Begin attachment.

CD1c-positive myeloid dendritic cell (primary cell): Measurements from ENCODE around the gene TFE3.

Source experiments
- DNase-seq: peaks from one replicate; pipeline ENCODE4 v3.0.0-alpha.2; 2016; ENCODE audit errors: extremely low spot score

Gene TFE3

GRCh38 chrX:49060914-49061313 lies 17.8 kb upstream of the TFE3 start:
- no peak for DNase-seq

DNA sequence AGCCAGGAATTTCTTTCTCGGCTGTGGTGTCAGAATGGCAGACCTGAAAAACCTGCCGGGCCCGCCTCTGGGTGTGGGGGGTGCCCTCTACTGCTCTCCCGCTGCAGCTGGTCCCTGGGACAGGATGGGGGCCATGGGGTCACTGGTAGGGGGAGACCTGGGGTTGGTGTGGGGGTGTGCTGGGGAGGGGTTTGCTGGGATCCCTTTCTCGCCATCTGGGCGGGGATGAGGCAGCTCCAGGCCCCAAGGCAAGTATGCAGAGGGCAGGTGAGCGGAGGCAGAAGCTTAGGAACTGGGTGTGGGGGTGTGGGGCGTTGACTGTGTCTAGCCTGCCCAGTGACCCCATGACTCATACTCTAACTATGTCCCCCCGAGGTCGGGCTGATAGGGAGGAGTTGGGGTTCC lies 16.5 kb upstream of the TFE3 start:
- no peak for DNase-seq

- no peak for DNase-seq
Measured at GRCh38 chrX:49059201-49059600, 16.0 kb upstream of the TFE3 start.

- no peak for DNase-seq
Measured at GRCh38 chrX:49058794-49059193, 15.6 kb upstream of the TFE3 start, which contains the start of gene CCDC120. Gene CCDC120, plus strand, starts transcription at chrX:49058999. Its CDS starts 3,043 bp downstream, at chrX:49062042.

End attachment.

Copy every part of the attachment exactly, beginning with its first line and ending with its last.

CD1c-positive myeloid dendritic cell (primary cell): Measurements from ENCODE around the gene TFE3.

Source experiments
- DNase-seq: peaks from one replicate; pipeline ENCODE4 v3.0.0-alpha.2; 2016; ENCODE audit errors: extremely low spot score

Gene TFE3

GRCh38 chrX:49060914-49061313 lies 17.8 kb upstream of the TFE3 start:
- no peak for DNase-seq

DNA sequence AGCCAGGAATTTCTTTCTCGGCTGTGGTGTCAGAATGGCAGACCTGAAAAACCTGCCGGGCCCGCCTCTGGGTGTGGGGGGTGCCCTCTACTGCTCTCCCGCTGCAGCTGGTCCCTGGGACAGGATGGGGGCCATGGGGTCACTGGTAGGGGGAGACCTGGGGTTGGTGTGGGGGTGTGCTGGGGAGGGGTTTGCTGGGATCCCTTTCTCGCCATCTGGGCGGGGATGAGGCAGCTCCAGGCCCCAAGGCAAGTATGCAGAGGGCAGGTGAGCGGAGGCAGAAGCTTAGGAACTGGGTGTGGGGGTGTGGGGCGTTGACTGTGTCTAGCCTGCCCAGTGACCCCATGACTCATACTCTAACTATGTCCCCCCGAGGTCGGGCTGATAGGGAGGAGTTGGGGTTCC lies 16.5 kb upstream of the TFE3 start:
- no peak for DNase-seq

- no peak for DNase-seq
Measured at GRCh38 chrX:49059201-49059600, 16.0 kb upstream of the TFE3 start.

- no peak for DNase-seq
Measured at GRCh38 chrX:49058794-49059193, 15.6 kb upstream of the TFE3 start, which contains the start of gene CCDC120. Gene CCDC120, plus strand, starts transcription at chrX:49058999. Its CDS starts 3,043 bp downstream, at chrX:49062042.